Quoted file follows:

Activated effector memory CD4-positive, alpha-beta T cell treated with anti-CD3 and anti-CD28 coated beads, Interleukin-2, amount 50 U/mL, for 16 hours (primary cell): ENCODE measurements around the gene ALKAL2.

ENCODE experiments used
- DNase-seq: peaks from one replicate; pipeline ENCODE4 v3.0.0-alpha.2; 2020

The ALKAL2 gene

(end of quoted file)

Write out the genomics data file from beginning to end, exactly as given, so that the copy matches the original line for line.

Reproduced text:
Activated effector memory CD4-positive, alpha-beta T cell treated with anti-CD3 and anti-CD28 coated beads, Interleukin-2, amount 50 U/mL, for 16 hours (primary cell): ENCODE measurements around the gene ALKAL2.

ENCODE experiments used
- DNase-seq: peaks from one replicate; pipeline ENCODE4 v3.0.0-alpha.2; 2020

The ALKAL2 gene